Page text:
Winestate Magazine



THE rise of China as the pre-eminent market for Australian wine continues. Latest Australian wine exports data reveal that China has now overtaken the US to become Australia’s largest export market by volume, increasing by 51 per cent for the year ending March to crack the billion-dollar mark - $1.04 billion, to be precise – a first for exports to a single country. The latest data, released by Wine Australia in April, paints a healthy picture for most markets, but the big story continues to be China. Australia is in an enviable position in China thanks in large part to the Australia-China Free Trade Agreement. Tariffs were reduced by half in January, and will be removed completely in January, 2019. It will provide Australia with a competitive advantage over the Europeans and Americans.

The average value (up five per cent) and average value of Australian bulk wine exported (up eight per cent) indicate an industry fully recovered from a debilitating grape oversupply of nearly three years ago. Exports increased by 16 per cent in value, reaching $2.65 billion, the highest value in a decade.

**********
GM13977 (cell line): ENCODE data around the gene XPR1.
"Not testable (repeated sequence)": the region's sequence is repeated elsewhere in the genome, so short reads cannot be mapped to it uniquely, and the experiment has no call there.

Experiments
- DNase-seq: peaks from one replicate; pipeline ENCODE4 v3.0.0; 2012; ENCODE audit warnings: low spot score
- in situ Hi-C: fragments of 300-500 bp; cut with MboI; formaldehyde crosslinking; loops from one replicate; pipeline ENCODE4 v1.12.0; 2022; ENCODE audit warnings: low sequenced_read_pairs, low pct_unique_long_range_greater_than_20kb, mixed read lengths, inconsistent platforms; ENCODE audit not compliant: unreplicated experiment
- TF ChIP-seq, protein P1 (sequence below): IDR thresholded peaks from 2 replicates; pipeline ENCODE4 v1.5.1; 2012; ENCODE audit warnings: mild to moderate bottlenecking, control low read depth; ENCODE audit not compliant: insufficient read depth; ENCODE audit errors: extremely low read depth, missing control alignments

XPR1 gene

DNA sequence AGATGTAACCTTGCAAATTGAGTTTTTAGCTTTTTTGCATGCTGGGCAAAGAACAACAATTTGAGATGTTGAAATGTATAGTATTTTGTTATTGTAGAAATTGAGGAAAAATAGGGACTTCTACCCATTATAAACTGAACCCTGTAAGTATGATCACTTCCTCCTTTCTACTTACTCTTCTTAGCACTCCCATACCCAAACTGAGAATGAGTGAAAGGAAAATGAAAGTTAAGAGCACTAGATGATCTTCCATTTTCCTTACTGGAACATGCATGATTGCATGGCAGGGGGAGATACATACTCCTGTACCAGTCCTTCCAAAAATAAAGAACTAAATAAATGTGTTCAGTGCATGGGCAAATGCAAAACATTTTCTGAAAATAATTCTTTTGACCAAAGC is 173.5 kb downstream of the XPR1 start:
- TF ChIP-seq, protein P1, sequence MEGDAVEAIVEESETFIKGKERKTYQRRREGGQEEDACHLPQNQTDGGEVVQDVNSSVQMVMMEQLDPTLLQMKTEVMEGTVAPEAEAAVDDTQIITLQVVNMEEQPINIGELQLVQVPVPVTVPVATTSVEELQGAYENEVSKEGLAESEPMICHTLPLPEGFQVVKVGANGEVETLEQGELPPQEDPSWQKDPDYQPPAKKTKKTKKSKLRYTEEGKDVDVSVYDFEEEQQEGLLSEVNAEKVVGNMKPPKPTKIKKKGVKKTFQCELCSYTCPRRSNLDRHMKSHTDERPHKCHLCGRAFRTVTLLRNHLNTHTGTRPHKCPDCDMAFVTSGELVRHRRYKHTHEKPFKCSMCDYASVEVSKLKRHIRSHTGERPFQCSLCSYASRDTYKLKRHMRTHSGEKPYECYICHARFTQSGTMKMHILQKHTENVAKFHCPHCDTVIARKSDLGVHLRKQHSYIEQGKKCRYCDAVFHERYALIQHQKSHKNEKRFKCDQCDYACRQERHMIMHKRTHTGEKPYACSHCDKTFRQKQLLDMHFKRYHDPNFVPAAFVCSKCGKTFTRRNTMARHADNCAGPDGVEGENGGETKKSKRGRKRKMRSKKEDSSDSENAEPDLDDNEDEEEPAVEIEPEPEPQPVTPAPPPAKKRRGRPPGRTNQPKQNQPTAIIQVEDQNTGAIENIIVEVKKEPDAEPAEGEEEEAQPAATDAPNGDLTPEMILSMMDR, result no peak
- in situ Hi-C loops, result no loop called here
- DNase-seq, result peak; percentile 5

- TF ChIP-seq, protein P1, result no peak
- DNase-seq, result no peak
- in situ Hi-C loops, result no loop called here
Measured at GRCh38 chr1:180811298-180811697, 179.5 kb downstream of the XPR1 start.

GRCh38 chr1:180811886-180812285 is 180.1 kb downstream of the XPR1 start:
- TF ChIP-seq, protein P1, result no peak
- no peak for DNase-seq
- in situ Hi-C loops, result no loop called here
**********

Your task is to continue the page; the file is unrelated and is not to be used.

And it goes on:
THE Australian wine industry is set to adopt a code of conduct, a broad-ranging set of guidelines embracing, among other things, gender diversity and equality. It comes as a direct result of the fall-out from a social media posting by one of the industry’s biggest wine producers, Darren De Bortoli of De Bortoli Wines, which was widely criticised as sexist. The February 6 Facebook post on his personal page showed two young women treading grapes in a wine barrel with the accompanying tagline from Mr De Bortoli: “Whip me, crush me, make me whine. I love the idea of all those nubile virgins vigorously squishing my grapes during vintage time.” The post drew criticism from a number of women, including McLaren Vale winemaker, Corrina Wright of Oliver’s Taranga.” When leaders such as yourself make comments such as these, it makes it so much harder for women such as myself to be taken seriously in my work,” she responded. “It also makes it okay for this sort of everyday sexism under the banner of humour to be normalised.” Corrina Wright sits on the board of the Winemakers’ Federation of Australia. So does Mr De Bortoli. An emergency meeting of the board followed the post in which an eight member

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